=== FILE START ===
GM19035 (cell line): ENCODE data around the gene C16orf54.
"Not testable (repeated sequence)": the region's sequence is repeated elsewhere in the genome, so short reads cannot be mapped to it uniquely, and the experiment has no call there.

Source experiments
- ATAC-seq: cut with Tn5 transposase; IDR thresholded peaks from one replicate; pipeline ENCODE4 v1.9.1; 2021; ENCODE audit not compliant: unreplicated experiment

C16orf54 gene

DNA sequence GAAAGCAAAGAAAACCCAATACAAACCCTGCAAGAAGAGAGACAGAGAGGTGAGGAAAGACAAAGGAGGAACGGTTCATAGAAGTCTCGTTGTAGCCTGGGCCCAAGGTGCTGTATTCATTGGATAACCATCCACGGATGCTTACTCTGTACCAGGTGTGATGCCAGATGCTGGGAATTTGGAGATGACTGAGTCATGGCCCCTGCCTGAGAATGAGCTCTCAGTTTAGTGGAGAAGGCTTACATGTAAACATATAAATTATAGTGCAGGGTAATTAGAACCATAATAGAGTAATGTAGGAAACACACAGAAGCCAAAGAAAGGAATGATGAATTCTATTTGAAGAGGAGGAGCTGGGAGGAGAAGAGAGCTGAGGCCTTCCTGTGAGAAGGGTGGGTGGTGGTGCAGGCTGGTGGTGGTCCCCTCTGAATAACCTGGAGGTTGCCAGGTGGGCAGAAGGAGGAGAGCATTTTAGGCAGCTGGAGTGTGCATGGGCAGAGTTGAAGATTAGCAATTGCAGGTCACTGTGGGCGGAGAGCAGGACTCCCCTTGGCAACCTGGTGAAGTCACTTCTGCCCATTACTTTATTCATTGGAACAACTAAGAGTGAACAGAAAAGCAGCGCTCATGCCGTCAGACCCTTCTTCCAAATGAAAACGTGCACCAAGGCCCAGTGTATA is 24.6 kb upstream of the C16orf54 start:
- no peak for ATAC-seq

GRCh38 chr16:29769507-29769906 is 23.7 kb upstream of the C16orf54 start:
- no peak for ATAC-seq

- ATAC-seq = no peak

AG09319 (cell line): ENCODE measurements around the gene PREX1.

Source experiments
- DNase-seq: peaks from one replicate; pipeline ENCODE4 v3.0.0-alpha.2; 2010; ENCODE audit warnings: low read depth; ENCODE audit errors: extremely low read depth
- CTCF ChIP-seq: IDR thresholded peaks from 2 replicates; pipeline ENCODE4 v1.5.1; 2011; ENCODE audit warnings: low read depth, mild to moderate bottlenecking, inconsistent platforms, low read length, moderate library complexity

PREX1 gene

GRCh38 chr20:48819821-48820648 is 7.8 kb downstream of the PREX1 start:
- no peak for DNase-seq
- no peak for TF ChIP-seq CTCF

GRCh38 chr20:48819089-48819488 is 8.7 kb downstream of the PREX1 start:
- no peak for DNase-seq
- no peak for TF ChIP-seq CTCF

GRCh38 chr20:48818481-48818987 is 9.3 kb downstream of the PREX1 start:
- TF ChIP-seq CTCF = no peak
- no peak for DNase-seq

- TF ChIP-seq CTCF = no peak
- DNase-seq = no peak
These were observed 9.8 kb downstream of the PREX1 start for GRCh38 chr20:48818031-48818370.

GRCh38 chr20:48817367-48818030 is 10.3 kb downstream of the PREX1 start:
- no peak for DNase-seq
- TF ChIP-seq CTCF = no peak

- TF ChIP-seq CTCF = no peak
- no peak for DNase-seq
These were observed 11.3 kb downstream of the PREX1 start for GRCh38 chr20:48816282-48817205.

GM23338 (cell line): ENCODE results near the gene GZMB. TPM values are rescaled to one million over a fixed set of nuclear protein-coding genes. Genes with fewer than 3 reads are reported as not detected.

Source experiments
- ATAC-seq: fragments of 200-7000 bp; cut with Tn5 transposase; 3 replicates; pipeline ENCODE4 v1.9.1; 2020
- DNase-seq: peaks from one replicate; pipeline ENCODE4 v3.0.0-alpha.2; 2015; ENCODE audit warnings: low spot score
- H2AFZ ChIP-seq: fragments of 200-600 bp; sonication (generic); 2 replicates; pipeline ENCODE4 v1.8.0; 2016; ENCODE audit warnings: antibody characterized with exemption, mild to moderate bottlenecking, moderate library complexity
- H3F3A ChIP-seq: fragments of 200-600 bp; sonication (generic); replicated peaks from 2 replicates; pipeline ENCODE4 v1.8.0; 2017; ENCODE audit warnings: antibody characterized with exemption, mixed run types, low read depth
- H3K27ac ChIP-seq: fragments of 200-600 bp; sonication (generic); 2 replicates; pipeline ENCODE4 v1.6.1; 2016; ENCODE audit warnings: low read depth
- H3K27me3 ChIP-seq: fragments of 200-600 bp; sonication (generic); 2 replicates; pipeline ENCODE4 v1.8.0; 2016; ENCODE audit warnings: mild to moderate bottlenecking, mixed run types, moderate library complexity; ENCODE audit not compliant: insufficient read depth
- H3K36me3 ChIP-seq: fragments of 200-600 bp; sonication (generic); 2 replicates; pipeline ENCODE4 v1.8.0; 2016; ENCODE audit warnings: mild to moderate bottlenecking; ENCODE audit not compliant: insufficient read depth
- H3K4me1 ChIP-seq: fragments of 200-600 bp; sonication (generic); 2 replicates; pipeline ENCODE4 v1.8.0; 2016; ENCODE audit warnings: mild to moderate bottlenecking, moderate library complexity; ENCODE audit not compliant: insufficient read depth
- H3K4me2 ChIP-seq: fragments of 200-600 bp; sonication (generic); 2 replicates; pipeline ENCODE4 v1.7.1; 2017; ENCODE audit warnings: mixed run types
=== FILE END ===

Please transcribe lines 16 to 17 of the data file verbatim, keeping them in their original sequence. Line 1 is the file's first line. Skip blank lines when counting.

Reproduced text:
GRCh38 chr20:48819821-48820648 is 7.8 kb downstream of the PREX1 start:
- no peak for DNase-seq